In part No. 1 of this discussion (Sept. 29, 2014), “Forgiveness — Repentance a Requisite?” I answered the first of these two questions: 1) Must unrepented sin be forgiven by God and/or man? 2) What ought the posture/attitude of the offended party be toward an offender who gives no evidence of a desire for forgiveness?
My answer to that first question was no. I know of no evidence in the Bible that God will force forgiveness upon a person who refuses to repent of his or her wrongdoing and does not want forgiveness for it — or that I can forgive an offender who steadfastly refuses to acknowledge, apologize for, repent of, or accept forgiveness for the sin he or she has committed against me.
And that brings us to the second question (above): What ought the posture/attitude of the offended party be toward an offender who gives no evidence of a desire for forgiveness?
My dear friend, JH, brings this issue into focus by writing — “Comment, if you would, on repentance being a requisite for forgiveness. Is there a difference between a forgiving spirit and forgiveness?”
Yes, there is a difference. I must never cease to have a forgiving spirit. Jesus answered the Apostle Peter’s question, “How oft shall my brother sin against me and I forgive him? till seven times?” Jesus answered him, “I say not unto thee, Until seven times: but Until seventy times seven” (Matt. 18:21-22).
In other words, I must stand ready always to offer forgiveness to an offender who asks for it, time and time again without limit. I must have a forgiving spirit.
BUT, what ought my posture/attitude be with regard to the unrepentant man or woman who has sinned against me, the one who is not sorry, perhaps rejoices in the wrong he has done me, wishes he could hurt me more? What am I to think of him? Answer: I must have the “forgiving spirit” toward that person of which my friend has written. And — are you ready for this? — I must love him or her!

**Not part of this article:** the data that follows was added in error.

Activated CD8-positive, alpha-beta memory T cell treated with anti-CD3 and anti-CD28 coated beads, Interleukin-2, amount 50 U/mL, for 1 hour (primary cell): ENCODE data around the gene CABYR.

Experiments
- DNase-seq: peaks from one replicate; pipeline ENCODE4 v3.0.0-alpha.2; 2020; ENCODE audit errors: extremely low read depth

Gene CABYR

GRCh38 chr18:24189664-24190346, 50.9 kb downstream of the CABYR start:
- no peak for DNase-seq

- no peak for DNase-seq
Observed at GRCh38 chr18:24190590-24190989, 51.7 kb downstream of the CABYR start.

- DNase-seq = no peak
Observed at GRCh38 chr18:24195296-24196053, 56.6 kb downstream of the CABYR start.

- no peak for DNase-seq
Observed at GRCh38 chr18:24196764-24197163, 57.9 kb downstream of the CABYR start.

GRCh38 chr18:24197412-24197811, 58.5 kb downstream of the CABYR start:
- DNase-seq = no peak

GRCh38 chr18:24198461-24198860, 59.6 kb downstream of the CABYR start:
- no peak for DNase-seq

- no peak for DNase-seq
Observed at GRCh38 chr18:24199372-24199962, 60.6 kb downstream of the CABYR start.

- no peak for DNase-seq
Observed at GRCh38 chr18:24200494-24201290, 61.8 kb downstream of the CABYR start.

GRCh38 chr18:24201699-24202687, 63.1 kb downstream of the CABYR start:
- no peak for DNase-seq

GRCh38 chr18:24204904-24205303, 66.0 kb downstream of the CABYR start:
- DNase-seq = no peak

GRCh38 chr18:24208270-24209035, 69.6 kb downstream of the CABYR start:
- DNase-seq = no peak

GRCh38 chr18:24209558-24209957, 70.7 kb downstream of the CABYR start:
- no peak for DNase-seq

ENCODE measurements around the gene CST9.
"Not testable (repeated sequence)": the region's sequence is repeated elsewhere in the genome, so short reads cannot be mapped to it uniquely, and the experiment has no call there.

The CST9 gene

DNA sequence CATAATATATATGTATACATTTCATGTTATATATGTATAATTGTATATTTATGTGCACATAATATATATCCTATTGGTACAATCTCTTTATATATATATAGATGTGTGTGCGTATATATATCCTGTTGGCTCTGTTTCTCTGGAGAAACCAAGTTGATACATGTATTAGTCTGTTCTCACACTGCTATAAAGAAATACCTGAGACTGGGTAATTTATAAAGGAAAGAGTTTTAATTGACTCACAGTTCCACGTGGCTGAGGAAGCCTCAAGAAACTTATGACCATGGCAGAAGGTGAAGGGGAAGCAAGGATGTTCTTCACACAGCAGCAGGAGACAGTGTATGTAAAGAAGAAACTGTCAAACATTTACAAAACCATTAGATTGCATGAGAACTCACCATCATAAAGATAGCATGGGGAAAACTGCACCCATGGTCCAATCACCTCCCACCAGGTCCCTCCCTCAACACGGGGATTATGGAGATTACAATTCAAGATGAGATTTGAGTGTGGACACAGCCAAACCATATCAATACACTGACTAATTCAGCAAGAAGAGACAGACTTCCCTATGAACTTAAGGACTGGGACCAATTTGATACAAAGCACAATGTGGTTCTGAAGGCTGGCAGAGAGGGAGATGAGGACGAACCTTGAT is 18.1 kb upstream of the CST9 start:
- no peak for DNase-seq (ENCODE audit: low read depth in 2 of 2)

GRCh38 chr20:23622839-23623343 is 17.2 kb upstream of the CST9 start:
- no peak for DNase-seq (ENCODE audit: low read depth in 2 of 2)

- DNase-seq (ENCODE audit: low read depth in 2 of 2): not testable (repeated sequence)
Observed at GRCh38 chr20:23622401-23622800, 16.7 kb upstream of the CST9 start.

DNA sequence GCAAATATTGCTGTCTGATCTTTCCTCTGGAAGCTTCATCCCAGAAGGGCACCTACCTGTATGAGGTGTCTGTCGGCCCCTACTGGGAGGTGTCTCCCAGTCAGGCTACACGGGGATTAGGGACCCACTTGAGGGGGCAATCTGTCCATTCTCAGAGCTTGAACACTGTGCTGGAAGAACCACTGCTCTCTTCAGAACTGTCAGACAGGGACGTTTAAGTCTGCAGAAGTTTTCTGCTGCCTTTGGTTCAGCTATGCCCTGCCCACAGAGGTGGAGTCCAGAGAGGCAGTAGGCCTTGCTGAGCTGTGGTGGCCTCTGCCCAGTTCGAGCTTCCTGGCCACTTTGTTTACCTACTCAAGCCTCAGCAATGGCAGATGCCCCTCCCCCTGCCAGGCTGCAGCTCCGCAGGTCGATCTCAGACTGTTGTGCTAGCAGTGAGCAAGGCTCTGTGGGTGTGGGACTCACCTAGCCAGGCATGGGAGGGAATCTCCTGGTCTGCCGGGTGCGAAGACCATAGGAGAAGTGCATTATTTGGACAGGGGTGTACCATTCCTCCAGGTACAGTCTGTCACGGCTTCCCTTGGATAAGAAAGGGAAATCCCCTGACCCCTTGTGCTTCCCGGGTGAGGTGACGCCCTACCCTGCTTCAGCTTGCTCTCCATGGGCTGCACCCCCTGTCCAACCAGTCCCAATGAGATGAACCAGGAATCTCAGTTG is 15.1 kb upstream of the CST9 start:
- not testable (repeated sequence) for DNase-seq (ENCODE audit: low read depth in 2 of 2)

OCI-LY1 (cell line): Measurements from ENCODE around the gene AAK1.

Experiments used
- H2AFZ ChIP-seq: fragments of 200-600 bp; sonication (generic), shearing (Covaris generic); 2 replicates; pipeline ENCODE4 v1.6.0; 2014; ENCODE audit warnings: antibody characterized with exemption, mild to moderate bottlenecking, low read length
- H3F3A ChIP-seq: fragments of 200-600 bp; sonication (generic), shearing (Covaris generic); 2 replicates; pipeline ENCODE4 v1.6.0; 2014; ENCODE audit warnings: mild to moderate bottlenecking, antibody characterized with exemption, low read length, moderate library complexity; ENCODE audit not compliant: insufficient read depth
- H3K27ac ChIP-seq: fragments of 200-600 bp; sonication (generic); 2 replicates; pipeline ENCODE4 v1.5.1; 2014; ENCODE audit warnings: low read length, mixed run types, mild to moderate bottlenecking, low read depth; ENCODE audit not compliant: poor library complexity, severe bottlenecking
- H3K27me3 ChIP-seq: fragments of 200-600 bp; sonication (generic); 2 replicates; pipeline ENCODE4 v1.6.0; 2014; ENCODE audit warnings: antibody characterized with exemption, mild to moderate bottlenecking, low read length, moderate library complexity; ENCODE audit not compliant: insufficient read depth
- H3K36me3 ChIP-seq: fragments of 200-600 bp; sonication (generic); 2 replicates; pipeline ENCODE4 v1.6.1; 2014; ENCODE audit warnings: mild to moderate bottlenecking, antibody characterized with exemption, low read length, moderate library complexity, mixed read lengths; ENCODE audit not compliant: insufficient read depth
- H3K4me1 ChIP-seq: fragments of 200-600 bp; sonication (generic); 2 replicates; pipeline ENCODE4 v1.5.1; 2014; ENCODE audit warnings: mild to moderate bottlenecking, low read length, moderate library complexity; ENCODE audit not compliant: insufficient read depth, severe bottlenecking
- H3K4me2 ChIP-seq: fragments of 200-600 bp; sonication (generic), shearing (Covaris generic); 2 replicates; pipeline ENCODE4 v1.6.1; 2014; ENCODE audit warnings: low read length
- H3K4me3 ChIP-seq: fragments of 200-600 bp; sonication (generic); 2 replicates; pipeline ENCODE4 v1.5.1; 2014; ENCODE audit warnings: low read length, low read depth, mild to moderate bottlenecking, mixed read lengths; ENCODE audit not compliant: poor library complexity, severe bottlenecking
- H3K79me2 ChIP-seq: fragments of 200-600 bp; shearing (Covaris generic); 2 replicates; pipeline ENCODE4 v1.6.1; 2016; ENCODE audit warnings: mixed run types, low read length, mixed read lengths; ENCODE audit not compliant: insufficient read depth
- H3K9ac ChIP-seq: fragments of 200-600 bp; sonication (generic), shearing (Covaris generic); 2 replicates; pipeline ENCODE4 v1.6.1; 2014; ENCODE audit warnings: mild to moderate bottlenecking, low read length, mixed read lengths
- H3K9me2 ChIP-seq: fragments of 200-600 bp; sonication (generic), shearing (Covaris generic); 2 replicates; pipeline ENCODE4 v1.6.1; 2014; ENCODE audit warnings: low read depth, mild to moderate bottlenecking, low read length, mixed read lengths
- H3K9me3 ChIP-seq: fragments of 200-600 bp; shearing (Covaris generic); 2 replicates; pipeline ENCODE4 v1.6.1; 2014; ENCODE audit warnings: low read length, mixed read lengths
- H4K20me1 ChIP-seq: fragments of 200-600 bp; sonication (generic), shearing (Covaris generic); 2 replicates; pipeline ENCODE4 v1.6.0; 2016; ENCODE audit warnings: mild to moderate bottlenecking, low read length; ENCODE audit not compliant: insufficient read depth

Jesus said, “…Love your enemies, bless them that curse you, do good to them that hate you, and pray for them which despitefully use you, and persecute you; That you may be the children of your Father which is in heaven…” (Matt. 5:44-45a).
God loves His enemies, those who are yet unrepentant, who yet resist His offer of forgiveness for their sins against Him. He “…so loved the world that He gave His only begotten Son, that whosoever believeth on Him should not perish but have everlasting life” (Jn. 3:16).
If God so loved the world and loves it yet, even those in it who are His avowed inveterate enemies, can we call ourselves His children and do less? It may prove impossible for us to forgive those who commit offenses against us, perhaps hate us, even willfully abuse us, because they do not want our forgiveness, will not accept it — but we must love them, bless them, do good to them, and pray for them. That’s what Jesus said. DB
Comment, if you would, on repentance being requisite for forgiveness. Is there a difference between a forgiving spirit and forgiveness?